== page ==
|Jul-16-04|| ||zb2cr: For those who don't get why Black resigned, after 22 ... Nxf6; 23 Rd7+.
Now there are several variations:
(a) 23 ... Nxd7; 24 Rxd7+, Qc7; 25 Qxc7#.
(b) 23 ... Qc7; 24 Rxc7+, Kb8; 25 Qc8#.
(c) 23 ... Kc6; 24 Rc7#.
(d) 23 ... Kc8; 24 Rc7+ (double check), Kd8; 25 Rxc5, Bxc5; 26 Ne4.
White has 2 Pawns and the Queen against 2 Rooks, but it seems as
if after a few checks, Black will lose one of his Rooks.
|Jul-16-04|| ||suenteus po 147: Thanks, <zb2cr>, that is most helpful in understanding this game. Also, you meant to write: (a) 23...Nxd7; 24 <Qxd7+,> Qc7; 25 Qxc7# |
|Jul-16-04|| ||zb2cr: <suenteus_po_147>, so I did. Thanks for the correction. |
|May-23-07|| ||nhat8121: I dont see any problem with Qxf5|
|Jan-29-09|| ||jrofrano: I think the problem here was 15. ... a6? this just seems to waste a tempo and lose the game. It seems also his idea of c5, was perhaps a move premature, instead on 13. ... 0-0-0 then the thematic c5 break. Black wastes too much time and white does a fine job of punishing him for his innacuracies.|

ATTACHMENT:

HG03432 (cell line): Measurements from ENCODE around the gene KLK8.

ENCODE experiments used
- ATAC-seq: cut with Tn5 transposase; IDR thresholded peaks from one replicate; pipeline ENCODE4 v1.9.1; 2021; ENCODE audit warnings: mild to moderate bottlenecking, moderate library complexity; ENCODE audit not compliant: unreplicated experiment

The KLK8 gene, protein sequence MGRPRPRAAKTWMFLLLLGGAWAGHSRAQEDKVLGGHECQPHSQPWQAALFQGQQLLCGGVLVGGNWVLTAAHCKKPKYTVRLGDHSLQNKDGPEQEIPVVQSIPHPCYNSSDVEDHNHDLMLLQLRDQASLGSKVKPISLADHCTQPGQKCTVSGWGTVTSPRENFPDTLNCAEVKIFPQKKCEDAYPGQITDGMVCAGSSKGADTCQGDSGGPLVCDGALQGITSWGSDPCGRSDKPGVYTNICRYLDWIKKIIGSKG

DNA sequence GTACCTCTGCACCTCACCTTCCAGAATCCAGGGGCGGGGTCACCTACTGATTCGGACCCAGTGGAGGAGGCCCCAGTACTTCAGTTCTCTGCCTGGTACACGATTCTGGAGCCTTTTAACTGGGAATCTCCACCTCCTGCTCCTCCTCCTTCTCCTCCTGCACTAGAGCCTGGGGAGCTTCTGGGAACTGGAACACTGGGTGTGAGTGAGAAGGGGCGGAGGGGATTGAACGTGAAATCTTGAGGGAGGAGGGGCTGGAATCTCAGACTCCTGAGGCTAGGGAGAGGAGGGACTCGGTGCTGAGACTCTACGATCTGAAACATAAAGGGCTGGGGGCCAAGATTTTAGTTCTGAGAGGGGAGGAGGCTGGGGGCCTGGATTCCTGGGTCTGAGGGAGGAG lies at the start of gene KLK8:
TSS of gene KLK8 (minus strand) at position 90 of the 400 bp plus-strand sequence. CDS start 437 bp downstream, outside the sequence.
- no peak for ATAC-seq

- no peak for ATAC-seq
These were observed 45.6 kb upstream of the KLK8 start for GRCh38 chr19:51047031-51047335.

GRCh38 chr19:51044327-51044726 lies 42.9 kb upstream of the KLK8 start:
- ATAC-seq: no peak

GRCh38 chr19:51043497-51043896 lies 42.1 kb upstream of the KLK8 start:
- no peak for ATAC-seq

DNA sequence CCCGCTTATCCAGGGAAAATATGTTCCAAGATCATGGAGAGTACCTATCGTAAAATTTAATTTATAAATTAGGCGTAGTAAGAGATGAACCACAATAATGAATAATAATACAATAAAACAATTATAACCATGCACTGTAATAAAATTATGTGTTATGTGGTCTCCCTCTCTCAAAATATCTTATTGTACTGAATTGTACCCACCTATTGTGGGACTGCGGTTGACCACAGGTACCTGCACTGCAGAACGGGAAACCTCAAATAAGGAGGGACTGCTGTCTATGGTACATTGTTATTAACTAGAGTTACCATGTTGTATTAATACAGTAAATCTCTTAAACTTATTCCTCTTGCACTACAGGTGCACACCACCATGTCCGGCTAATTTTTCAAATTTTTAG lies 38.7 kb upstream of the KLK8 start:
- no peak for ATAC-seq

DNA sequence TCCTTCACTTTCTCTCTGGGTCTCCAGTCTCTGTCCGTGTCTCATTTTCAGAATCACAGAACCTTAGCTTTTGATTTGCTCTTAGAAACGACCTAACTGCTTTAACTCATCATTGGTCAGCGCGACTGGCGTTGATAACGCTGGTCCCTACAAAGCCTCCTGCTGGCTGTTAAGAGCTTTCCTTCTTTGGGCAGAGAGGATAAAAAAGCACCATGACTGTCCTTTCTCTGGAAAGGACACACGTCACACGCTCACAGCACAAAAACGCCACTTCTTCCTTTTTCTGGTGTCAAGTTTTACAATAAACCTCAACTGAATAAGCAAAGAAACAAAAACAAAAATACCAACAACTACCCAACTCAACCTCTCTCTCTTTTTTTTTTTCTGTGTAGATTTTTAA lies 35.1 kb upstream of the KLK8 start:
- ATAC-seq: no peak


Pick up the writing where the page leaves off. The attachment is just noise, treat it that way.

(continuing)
|Jul-04-09|| ||WhiteRook48: after 22...Qxf5 23 Rxf5. Black's a piece down|
|Sep-03-14|| ||sls: How come? Only two pawns down.|
|Jan-26-16|| ||jerseybob: I've always had trouble believing this sac is totally sound. Since black's a piece up, why not try and maximize that advantage, even if it costs a few pawns? After 19.Re6, the black king is semi-safe for the time being, so why not 19..Bd6!? blocking the d-file and threatening things like Nf8 or Nc5. Now if 20.Qg7,Rg8 grabs an open file. Black's pieces might actually start working together!(if he's not mated of course)|